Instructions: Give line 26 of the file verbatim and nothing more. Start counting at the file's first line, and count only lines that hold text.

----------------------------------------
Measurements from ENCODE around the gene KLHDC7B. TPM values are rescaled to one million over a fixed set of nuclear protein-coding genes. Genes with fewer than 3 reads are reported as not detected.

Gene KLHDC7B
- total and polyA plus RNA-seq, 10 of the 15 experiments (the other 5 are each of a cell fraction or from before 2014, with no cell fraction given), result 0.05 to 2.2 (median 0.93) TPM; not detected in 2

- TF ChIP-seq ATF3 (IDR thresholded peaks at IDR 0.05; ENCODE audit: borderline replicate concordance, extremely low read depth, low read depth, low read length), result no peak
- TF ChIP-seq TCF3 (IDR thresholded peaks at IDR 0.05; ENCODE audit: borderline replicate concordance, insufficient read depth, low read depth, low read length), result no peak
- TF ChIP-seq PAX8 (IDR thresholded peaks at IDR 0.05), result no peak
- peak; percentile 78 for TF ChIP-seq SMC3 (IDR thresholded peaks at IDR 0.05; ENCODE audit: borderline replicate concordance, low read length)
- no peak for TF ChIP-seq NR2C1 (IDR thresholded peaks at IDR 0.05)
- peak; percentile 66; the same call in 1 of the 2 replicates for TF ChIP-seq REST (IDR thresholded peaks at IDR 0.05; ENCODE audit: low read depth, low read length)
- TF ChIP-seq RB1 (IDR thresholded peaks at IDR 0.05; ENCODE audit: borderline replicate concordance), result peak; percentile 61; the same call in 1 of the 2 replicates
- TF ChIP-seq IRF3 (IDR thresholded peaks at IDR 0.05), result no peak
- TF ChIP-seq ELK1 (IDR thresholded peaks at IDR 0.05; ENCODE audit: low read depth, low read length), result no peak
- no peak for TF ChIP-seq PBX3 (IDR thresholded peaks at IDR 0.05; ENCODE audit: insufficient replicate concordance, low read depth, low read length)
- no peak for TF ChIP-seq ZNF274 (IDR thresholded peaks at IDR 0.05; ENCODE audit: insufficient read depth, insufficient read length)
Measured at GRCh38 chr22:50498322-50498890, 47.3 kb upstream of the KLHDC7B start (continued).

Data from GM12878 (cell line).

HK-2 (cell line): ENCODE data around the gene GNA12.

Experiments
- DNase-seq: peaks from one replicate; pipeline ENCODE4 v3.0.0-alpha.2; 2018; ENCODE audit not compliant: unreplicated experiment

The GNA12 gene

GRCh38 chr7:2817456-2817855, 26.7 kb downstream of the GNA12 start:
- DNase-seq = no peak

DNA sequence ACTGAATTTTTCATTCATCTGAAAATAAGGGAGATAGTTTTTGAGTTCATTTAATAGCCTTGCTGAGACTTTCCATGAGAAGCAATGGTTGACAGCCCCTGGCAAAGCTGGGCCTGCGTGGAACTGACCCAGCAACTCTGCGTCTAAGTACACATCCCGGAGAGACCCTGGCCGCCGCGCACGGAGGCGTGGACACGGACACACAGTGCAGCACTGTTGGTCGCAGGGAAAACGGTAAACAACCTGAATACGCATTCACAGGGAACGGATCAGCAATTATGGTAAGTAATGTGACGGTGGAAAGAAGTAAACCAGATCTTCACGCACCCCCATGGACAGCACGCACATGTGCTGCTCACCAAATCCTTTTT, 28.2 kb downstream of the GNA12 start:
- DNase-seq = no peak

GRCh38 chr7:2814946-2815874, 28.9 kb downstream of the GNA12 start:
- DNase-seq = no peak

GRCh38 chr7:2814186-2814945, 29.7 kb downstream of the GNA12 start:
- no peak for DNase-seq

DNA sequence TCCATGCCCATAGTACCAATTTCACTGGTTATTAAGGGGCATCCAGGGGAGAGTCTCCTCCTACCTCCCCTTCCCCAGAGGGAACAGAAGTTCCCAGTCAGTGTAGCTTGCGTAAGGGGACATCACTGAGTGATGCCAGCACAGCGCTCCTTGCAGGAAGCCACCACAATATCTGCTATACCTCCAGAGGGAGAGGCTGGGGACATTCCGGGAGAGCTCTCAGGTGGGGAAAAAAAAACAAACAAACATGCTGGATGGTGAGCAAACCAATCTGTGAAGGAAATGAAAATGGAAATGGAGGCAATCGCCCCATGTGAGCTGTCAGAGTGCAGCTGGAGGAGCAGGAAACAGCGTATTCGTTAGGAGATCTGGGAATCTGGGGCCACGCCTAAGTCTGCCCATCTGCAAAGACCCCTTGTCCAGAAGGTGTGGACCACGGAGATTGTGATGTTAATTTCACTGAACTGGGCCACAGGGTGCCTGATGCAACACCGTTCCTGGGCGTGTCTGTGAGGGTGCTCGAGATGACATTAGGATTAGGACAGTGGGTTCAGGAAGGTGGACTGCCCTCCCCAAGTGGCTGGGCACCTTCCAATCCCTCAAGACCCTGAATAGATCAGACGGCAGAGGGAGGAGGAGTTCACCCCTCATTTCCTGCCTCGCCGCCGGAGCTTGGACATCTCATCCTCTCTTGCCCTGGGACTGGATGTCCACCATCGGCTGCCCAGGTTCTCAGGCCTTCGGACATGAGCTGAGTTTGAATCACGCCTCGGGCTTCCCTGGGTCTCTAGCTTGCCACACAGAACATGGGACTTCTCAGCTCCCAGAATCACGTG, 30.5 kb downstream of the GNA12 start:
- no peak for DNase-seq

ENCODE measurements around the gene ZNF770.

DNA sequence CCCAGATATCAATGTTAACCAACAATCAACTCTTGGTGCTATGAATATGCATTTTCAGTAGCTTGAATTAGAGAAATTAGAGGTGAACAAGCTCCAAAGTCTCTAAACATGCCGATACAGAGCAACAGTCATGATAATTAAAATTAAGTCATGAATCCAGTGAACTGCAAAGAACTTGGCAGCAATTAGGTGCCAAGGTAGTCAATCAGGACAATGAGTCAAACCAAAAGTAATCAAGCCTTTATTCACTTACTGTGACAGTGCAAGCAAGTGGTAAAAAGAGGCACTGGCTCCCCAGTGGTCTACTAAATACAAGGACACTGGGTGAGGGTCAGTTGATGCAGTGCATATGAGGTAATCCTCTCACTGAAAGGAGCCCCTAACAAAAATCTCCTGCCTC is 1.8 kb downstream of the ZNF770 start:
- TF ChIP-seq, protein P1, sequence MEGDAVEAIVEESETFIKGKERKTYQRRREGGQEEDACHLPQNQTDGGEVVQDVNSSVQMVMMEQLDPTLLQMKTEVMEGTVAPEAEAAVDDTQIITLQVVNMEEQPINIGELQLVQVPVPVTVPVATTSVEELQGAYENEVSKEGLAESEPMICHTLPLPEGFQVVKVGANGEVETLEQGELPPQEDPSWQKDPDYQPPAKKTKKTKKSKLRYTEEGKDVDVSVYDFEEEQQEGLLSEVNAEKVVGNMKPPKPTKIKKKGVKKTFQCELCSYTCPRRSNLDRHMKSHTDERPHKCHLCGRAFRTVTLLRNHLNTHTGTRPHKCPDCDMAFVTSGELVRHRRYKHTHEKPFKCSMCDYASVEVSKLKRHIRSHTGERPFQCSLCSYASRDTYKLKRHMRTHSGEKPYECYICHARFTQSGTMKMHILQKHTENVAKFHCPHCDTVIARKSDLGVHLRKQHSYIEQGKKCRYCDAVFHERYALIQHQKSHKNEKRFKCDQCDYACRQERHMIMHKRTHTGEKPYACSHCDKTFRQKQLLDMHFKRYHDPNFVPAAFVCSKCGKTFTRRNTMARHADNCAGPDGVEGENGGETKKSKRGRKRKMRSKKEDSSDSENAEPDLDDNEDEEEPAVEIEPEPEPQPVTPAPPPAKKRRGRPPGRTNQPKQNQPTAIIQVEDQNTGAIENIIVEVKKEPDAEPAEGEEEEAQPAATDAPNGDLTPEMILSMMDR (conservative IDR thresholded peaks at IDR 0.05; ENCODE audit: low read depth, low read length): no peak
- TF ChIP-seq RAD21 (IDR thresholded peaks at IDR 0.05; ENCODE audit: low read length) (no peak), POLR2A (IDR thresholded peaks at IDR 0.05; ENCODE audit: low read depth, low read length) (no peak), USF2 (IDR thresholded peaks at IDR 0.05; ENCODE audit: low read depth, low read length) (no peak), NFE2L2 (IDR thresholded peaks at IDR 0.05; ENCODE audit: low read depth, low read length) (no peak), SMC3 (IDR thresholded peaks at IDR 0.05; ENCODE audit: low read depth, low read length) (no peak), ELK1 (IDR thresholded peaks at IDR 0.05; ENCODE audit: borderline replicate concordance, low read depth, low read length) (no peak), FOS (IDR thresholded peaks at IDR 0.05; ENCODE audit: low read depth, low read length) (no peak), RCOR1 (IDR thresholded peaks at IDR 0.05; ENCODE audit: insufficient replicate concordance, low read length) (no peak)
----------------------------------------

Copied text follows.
- DNase-seq = no peak